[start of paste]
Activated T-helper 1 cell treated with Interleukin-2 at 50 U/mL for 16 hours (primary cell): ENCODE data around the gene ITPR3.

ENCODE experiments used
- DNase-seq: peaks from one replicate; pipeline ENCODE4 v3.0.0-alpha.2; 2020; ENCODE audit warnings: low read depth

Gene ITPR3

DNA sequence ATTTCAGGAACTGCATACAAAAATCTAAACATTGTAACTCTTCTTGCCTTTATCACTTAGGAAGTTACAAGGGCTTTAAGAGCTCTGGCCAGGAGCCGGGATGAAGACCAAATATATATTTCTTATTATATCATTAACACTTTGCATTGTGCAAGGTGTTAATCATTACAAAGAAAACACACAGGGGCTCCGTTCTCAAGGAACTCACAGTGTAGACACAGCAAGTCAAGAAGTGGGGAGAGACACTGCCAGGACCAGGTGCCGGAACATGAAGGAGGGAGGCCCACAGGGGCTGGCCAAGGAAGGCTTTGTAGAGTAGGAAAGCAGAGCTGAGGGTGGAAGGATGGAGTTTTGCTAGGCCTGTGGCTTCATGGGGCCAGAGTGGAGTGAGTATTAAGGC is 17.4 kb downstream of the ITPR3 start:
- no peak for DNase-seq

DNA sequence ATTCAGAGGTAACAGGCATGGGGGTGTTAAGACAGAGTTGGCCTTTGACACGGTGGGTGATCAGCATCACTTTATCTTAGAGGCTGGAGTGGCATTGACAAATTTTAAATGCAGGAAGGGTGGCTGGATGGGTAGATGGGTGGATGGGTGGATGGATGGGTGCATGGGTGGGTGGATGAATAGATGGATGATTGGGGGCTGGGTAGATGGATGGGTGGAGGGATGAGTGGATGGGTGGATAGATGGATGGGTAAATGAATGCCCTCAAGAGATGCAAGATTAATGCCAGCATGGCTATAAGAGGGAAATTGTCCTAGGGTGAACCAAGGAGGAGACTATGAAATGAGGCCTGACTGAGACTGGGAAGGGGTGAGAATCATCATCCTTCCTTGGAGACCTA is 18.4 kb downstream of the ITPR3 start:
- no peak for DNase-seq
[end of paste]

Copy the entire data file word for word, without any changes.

Activated T-helper 1 cell treated with Interleukin-2 at 50 U/mL for 16 hours (primary cell): ENCODE data around the gene ITPR3.

ENCODE experiments used
- DNase-seq: peaks from one replicate; pipeline ENCODE4 v3.0.0-alpha.2; 2020; ENCODE audit warnings: low read depth

Gene ITPR3

DNA sequence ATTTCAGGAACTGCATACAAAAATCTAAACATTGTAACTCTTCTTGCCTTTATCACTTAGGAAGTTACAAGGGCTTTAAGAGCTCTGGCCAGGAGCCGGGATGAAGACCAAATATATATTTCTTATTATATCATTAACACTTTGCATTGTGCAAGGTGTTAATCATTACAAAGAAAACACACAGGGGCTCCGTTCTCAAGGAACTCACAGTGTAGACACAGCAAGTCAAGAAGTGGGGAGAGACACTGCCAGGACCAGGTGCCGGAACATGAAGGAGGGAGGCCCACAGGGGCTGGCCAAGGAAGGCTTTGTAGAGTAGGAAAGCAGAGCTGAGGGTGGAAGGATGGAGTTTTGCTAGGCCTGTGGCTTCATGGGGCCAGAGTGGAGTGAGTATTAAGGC is 17.4 kb downstream of the ITPR3 start:
- no peak for DNase-seq

DNA sequence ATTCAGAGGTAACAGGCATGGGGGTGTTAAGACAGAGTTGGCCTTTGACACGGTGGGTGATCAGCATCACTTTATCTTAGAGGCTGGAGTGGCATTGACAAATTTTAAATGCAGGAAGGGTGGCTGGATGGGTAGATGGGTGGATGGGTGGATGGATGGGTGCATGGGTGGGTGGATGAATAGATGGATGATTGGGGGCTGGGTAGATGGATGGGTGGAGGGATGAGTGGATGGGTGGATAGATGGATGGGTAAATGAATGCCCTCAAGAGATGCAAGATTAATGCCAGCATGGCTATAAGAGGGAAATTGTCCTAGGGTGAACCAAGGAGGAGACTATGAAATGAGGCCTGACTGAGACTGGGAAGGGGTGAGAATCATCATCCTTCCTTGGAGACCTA is 18.4 kb downstream of the ITPR3 start:
- no peak for DNase-seq